With regard to the supposed mind-broadening effect of travel, I am bound to think of the intellectual giants of yesteryear, many of whom produced their outputs with very little gallivanting. My conclusion was that by moving around as much as I do with hardly any inconvenience, and I hope no great mental decay, I am getting a better deal than my friend is. I told him so and he said he didn’t understand me.


    Yours sincerely,


    Rufus Narrowgnome

    * * *
    Last edited by Courtjester; May 21st, 2015 at 01:28 PM.
    [CENTER][B][I][SIZE=3][FONT=times new roman]Even though the darkest clouds are in the sky,
    You mustn’t sigh and you mustn’t cry.
    Spread a little happiness, as you go by.

    [/FONT][/SIZE][/I][/B][B][I][FONT=Times New Roman]O:)[/FONT][/I][/B]
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  6. #36
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    CONGRATULATIONS : PLEASE CLAIM YOUR PRIZE


    “Thank you for calling the Cosmoid Group of Companies. If you wish to speak with Cosmoid Imports and Exports, please press 1. If you wish to contact Cosmoid Merchants, please press 2. If you wish to contact Cosmoid Traders, please press 3. If you wish to contact Cosmoid Financing, please press 4. If you wish to contact Cosmoid Lotteries, please press 5.

    Beep.


    “Thank you for telephoning Cosmoid Lotteries. All our operators are busy at present and your call has been placed in a queue. We guarantee an answer within five minutes. Please enjoy the soothing music.”


    “Good morning. This is Cosmoid Lotteries. If your query concerns General Administration, please press 1. If your query concerns prize distribution from any year but the current one, please press 2. If your query concerns the prize draw for this year, please press 3.”


    Beep.


    “Thank you for calling Cosmoid Lotteries Current Distribution. All our operators are busy at present. Your call has been placed in a queue and will be answered within three minutes. Please enjoy the soothing music.”


    “Good morning. Cosmoid Lotteries Current Distribution. May I help you?”


    “I hope so. Frankly, I’m getting a bit impatient. I was asked to wait five minutes to get through to you, then a further three minutes to actually speak to someone. I’d say you overstepped the bounds in both cases.”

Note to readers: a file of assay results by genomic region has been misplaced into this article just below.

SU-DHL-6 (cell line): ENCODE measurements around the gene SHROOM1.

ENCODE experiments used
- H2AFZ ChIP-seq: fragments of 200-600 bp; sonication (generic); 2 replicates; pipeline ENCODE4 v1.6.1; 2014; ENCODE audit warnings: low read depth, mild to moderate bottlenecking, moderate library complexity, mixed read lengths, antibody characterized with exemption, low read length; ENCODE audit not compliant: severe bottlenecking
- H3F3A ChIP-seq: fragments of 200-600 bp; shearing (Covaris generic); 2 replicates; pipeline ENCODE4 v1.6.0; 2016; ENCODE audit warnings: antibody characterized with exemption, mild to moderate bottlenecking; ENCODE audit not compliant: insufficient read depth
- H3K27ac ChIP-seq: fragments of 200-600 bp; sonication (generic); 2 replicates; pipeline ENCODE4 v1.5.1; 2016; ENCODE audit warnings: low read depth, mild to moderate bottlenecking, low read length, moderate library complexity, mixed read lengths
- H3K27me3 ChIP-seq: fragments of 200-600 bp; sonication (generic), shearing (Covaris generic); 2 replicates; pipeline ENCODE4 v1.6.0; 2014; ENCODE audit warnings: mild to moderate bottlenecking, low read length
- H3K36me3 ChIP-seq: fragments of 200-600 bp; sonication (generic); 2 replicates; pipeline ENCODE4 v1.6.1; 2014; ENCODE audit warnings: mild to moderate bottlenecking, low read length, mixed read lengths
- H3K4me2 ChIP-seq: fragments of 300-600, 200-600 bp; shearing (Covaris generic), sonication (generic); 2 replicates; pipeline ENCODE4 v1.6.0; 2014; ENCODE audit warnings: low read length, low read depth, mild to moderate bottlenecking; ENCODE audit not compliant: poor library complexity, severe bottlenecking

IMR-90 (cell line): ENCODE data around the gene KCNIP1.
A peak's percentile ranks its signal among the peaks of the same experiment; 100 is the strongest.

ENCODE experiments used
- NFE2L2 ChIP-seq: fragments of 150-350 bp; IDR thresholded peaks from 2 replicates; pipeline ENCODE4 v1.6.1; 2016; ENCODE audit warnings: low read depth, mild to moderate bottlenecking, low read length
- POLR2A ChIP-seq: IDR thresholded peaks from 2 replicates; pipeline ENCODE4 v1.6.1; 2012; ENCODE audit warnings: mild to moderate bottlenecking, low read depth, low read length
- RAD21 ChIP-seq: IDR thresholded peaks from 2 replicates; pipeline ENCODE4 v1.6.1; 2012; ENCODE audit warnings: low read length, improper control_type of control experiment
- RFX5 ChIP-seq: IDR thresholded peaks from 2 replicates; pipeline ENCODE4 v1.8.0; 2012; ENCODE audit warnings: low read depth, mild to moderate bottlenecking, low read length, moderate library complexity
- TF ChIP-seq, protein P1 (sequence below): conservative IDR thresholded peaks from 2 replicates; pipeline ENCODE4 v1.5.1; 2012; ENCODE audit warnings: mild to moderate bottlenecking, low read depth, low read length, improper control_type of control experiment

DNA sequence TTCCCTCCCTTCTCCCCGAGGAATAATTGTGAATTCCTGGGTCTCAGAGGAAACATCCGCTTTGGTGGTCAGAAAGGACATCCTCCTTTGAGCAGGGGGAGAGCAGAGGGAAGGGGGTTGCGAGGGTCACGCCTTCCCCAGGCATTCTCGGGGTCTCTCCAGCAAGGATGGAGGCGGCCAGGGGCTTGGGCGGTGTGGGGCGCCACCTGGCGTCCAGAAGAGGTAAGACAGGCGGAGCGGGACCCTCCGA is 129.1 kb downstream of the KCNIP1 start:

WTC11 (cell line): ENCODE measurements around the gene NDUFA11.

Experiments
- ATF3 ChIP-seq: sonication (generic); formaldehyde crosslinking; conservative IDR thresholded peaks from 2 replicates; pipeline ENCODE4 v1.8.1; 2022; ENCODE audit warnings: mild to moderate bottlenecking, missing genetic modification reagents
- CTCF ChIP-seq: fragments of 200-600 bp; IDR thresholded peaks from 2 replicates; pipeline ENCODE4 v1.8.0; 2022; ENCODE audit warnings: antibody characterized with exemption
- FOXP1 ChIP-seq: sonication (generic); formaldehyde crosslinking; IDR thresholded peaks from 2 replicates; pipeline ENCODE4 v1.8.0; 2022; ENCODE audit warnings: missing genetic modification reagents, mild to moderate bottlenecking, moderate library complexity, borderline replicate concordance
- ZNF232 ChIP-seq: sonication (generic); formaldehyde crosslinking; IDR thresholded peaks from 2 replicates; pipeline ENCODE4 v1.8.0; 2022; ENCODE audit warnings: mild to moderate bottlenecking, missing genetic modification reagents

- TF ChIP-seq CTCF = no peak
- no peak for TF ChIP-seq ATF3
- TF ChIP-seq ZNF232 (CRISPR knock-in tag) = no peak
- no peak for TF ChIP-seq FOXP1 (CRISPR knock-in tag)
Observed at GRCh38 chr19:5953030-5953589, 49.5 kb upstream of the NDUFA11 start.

“No sir, we did not. All calls are recorded. Your first wait was of four minutes, fifty-seven seconds and the second one was two minutes, fifty-eight seconds. We always honour our promises.”


    “I see. Well, you asked me to return the form you sent, then phone you today. I understood that I’d qualified for a prize of eight hundred thous – ”


    “Yes, sir. Please permit me to introduce myself. I am Luis, and you are . . .?”


    “Green, forename Jo . . . hey, are you laughing at me?


    “Certainly not. Some of our connections are giving trouble. I believe it is called tittering on the line.”


    “Don’t you mean twittering?”


    “Possibly. I do not understand these technological expressions.”


    “All right. Now, where do we go from here?”


    “Could you give me your winning number?”


    “It’s WW 00373 7779 WW 27477 WW 009.”


    “Thank you, sir. I’ll just repeat that.”


    “Oh, no. All those W’s and sevens take time. I’m sure you’ve got it.”


    “I hope so, sir. And your name is Green?”


    “Yes.”


    “Very good. Please wait a moment . . .Yes, your name and number correspond with our records.”


    “I’m pleased to hear it, especially as I didn’t buy a lottery ticket.”


    “That isn’t necessary. The prize winners are generated randomly from inhabitants of the Western Hemisphere. No tickets are sold. The prize money comes from a foundation set up by a man who made a fortune by playing games of chance. He wished to give back to the gambling world something of what he had gained from it.”


    “Ah, so that’s how it works. Now, what’s next?”


    “It’s very simple. There are only three formalities. First, you returned the bank transfer form. It’s most important for us to check that your signature was the one you normally used for your bank.”